• The Union Wraps Up War Time Operations After The Civil War

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    Offering two Civil War letters, 4 pp each, 5 x 8 and 7 ¾ x 9 ¾, written by one John B. Brown, June 1st and June 8th, 1865 to David L. Corbin, who enlisted as a private on August 7, 1862, and was mustered into B Co. Ohio 94th Infantry. He was mustered out on May 24, 1865, at Camp Dennison, Ohio.  A few months after his enlistment, Corbin was taken prisoner at Nolensville, TN (December 30, 1862). David would later become a physician.

    Brown writes from The United States Christian Commission, Dennison, U.S.A., Gen’l Hospital, Ward 3D, June 1st, 1865.

    Brown write, “...I hope soon to be a free American citizen. There will be no guard house held up to intimidate or deter from writing communications on certain subjects as is...threatened in the last issue of...The Ohio Volunteer....I have been before the Board and marked for discharge. Dr. Morton left us today having been honorably discharged, all the divisions above the 7th are broken up. but 16 in Ward 30. Now all of the ‘wild asses’ are gone...A volcano lies buried beneath, another sentry boy was...burnt this morning early and it would not be at all surprising if much of the place does not share the same fate unless the men are soon mustered out. I have casually heard such exclamations as the d-d place ought to be burned up and I believe there are men here who would not scruple to do so...Today is the one appointed for fasting and humiliation, it is only necessary to say there is about the same amount of that now daily as when you were here...Jno B. Brown”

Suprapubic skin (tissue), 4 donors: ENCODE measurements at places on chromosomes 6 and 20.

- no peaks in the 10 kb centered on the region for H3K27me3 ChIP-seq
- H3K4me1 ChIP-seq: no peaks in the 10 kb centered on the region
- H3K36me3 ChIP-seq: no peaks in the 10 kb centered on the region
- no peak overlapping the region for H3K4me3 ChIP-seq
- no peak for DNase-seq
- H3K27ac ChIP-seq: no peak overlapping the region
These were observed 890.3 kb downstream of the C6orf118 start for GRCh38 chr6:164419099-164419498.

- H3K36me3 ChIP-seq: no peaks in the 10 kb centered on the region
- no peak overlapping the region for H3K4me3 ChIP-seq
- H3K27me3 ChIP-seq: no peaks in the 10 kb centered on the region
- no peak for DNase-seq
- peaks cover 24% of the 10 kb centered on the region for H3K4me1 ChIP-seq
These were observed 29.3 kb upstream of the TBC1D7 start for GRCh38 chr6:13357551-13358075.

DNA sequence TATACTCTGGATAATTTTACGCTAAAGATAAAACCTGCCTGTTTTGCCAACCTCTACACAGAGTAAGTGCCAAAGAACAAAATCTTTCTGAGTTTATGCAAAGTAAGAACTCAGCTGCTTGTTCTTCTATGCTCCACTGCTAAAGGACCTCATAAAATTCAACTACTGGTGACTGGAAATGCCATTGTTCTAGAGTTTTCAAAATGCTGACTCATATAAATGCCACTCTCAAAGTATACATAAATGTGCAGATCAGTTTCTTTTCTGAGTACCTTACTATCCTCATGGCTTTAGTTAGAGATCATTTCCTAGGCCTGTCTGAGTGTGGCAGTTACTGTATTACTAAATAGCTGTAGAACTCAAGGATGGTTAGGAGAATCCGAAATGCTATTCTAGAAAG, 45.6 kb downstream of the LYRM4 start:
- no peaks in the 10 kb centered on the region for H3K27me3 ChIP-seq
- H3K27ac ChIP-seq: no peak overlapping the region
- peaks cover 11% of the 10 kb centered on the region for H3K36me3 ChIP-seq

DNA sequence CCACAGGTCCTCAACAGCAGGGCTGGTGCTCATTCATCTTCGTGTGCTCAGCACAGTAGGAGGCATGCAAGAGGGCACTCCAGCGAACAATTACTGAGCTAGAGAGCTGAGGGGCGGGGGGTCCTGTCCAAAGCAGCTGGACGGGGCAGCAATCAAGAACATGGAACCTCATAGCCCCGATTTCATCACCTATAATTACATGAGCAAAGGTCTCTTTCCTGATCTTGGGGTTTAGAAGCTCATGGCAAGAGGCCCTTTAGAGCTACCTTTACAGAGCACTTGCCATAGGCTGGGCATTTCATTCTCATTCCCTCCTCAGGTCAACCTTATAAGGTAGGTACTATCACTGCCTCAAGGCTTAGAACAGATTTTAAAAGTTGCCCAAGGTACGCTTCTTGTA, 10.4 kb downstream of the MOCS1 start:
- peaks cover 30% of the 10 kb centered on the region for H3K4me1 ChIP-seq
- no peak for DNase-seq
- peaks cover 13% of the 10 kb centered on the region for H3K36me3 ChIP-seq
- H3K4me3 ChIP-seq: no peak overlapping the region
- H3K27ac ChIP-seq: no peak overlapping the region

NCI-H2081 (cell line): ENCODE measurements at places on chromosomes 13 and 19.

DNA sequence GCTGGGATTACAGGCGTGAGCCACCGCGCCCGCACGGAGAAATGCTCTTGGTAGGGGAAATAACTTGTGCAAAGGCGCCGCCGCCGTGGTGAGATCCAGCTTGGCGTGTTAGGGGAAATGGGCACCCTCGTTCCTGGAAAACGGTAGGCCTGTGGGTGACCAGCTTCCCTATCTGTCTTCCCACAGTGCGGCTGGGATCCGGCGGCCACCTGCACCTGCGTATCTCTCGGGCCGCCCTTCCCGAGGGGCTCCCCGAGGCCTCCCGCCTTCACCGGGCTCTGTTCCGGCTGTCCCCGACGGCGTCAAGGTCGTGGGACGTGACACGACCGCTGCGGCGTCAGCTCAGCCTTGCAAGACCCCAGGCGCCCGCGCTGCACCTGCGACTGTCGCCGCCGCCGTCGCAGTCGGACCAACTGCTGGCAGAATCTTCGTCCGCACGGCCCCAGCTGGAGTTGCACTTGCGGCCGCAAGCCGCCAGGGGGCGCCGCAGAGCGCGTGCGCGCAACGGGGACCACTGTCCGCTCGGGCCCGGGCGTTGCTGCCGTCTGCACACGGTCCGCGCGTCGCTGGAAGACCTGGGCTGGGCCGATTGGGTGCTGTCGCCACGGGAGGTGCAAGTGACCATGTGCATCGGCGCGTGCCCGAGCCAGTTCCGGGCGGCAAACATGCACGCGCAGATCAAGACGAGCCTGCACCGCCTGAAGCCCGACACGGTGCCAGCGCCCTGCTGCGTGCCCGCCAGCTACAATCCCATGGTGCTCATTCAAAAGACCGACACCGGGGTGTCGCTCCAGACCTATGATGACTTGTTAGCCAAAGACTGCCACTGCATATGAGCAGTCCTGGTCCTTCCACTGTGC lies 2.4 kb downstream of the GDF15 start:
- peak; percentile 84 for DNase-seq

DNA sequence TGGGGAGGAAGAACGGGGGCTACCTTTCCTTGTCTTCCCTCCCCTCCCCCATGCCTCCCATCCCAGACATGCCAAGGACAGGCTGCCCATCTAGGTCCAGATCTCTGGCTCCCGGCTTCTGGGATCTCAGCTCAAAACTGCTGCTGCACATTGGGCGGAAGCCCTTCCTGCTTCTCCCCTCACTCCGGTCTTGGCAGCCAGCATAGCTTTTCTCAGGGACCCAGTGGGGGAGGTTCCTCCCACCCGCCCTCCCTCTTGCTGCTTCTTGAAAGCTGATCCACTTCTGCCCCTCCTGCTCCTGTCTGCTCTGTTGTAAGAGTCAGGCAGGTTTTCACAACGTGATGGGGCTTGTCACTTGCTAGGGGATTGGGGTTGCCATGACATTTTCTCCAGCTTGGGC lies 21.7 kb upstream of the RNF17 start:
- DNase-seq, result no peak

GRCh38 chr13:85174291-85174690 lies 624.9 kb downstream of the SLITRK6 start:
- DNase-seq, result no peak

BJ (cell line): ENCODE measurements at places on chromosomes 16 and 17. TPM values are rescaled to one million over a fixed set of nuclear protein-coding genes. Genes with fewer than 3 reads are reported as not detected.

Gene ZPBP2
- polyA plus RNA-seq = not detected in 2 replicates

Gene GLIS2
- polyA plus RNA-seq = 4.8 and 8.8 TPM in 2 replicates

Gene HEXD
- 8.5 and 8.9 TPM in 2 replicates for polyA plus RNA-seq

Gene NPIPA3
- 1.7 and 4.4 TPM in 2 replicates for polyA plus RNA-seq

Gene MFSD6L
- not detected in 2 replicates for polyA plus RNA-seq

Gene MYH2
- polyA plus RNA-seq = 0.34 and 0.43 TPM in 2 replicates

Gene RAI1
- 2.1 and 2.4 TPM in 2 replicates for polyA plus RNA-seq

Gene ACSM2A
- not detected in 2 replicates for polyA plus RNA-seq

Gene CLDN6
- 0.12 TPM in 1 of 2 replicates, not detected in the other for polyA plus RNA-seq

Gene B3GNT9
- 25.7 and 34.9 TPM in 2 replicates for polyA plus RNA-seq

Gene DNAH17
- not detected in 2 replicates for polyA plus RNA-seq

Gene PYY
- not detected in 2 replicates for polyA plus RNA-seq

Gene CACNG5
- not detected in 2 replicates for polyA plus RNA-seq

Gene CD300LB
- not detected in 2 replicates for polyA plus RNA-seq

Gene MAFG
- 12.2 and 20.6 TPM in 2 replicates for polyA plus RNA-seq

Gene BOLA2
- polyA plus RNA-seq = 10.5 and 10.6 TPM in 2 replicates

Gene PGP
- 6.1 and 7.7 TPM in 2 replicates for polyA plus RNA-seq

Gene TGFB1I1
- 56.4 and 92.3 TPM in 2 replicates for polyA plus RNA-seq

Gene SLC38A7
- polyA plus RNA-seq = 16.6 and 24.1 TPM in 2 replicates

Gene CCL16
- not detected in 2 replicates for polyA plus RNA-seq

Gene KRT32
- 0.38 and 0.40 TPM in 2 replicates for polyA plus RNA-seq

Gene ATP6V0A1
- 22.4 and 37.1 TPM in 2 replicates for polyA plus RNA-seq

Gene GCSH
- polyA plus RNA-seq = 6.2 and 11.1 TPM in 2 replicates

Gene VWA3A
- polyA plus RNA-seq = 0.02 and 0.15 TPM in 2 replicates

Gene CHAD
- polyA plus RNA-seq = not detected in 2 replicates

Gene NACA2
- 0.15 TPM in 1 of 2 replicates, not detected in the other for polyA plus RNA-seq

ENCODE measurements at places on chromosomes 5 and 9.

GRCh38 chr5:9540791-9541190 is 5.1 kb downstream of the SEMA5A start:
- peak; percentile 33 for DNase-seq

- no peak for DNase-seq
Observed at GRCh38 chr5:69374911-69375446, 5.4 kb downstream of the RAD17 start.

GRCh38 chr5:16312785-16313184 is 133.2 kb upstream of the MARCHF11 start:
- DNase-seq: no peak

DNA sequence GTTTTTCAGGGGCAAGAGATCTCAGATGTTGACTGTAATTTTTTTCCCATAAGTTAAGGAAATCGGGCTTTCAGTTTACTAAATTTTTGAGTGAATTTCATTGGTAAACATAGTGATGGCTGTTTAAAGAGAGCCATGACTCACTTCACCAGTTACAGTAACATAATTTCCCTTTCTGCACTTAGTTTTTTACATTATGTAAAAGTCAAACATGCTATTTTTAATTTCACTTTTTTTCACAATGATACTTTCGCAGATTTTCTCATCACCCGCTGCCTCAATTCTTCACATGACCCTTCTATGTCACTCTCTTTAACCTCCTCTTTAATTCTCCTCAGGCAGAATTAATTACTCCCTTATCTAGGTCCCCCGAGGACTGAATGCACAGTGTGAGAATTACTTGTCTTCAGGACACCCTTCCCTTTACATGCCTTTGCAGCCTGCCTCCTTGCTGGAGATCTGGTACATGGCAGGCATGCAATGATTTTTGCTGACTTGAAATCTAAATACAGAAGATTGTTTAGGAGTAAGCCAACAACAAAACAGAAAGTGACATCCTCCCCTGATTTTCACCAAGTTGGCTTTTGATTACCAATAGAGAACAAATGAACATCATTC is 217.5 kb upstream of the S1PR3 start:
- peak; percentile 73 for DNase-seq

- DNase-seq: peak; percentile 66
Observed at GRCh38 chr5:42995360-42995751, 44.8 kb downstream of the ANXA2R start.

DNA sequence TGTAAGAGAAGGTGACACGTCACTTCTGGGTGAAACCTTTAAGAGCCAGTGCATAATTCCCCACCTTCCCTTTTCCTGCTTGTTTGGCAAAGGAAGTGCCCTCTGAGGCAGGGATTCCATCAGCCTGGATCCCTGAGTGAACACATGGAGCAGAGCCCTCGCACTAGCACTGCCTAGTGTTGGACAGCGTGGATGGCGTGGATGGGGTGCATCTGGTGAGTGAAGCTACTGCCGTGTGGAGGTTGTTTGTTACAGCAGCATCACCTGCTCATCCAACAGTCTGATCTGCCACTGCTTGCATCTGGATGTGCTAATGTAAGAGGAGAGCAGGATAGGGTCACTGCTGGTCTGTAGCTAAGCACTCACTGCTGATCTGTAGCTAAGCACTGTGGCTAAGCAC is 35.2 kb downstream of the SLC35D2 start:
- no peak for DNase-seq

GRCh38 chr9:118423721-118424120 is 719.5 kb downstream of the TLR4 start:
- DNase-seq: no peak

On June 8th, 1865, he writes again to Corbin, 4 pp, 7 ¾ x 9 ¾, Camp D. USA, Gen’l Hosp’l, June 8th, 1865, “...The boys are being mustered out...’The Ohio Volunteer’ has also gone done, gone dead, all that can be said of it is that [it] died as it had lived, contemptible. Hence to comply with your request is beyond possibility...My physical condition is no better but my hopes are somewhat improved. I have been...before the Board and ordered to be discharged...I am almost left alone to contemplate the beauty and loveliness among the many of which are morning fogs and evening’s sweet aroma...My mind like my person feels the weight of semi-military imprisonment...”


    Camp Dennison was a military recruiting, training, and medical post for the United States Army during the Civil War. It was located near Cincinnati, Ohio, not far from the Ohio River.


    Both letters come with their original covers with wonderful postmarks.


    Folds, toning. Very easy to read and a nice pair of letters written just a couple of months after the Civil War when nation was wrapping up war time operations.


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